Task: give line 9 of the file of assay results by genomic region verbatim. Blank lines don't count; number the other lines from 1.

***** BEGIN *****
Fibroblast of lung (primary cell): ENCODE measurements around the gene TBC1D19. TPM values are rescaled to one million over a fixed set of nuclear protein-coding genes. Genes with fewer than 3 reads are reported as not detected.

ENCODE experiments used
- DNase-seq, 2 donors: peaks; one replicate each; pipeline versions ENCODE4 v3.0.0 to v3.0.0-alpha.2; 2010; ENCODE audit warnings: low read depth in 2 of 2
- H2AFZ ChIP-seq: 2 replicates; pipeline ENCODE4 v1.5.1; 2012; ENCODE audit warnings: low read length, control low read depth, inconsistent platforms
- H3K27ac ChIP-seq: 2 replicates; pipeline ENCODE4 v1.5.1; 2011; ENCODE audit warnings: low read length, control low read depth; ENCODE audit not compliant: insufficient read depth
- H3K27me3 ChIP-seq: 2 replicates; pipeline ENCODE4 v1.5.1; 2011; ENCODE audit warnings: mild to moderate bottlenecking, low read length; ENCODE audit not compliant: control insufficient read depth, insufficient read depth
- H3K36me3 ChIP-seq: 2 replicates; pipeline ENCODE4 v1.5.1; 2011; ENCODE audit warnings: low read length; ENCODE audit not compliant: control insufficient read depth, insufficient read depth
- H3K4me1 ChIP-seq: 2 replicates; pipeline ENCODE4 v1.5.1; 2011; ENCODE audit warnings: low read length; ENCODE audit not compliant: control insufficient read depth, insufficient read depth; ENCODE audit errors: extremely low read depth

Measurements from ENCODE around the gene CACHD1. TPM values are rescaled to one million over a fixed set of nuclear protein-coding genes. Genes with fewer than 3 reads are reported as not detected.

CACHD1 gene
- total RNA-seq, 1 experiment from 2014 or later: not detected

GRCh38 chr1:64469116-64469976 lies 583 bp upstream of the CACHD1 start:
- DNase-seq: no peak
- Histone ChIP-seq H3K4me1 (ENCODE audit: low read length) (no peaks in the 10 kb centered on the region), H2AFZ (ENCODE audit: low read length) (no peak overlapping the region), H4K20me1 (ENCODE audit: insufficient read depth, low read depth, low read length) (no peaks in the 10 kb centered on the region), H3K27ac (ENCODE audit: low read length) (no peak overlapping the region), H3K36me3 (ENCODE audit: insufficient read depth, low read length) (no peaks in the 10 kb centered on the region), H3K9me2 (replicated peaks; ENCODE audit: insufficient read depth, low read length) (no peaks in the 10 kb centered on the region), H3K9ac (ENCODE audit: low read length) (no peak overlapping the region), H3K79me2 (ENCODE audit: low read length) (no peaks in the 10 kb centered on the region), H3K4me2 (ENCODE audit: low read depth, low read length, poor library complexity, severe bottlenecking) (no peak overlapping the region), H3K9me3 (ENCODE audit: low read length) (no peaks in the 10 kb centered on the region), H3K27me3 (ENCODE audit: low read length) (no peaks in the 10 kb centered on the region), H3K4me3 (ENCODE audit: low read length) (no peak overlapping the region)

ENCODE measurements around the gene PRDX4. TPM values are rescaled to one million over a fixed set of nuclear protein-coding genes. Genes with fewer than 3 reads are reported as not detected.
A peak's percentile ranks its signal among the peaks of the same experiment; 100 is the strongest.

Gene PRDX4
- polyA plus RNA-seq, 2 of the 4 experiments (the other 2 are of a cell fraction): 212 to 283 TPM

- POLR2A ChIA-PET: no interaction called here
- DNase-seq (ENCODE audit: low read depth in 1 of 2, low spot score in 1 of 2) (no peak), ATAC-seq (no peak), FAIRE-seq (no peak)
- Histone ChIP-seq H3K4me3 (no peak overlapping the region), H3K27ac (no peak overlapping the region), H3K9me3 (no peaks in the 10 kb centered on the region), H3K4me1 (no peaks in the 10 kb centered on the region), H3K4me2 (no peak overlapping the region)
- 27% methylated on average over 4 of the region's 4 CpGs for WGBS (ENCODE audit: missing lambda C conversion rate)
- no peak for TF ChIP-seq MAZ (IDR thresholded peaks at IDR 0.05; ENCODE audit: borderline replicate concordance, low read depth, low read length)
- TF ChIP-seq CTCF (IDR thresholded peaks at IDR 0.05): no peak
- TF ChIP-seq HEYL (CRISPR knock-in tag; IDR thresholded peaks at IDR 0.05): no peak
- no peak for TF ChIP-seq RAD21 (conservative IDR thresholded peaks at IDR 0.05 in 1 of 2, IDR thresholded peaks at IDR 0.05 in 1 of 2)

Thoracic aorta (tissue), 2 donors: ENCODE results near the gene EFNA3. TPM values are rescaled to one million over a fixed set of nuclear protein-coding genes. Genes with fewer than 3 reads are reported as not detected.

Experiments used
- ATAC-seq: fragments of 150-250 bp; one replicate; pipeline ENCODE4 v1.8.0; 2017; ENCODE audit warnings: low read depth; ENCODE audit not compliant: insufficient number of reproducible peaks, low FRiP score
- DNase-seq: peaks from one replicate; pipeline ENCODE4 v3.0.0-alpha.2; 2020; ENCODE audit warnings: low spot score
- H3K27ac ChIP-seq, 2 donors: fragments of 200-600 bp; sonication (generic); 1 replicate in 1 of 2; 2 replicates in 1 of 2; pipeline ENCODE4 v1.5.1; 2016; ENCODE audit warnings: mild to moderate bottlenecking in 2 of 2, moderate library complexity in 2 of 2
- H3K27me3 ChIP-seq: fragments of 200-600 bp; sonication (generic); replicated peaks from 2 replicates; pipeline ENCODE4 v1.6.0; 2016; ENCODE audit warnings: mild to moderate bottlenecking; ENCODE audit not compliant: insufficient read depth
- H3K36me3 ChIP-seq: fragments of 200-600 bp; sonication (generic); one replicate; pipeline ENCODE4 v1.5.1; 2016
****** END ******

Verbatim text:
Measurements from ENCODE around the gene CACHD1. TPM values are rescaled to one million over a fixed set of nuclear protein-coding genes. Genes with fewer than 3 reads are reported as not detected.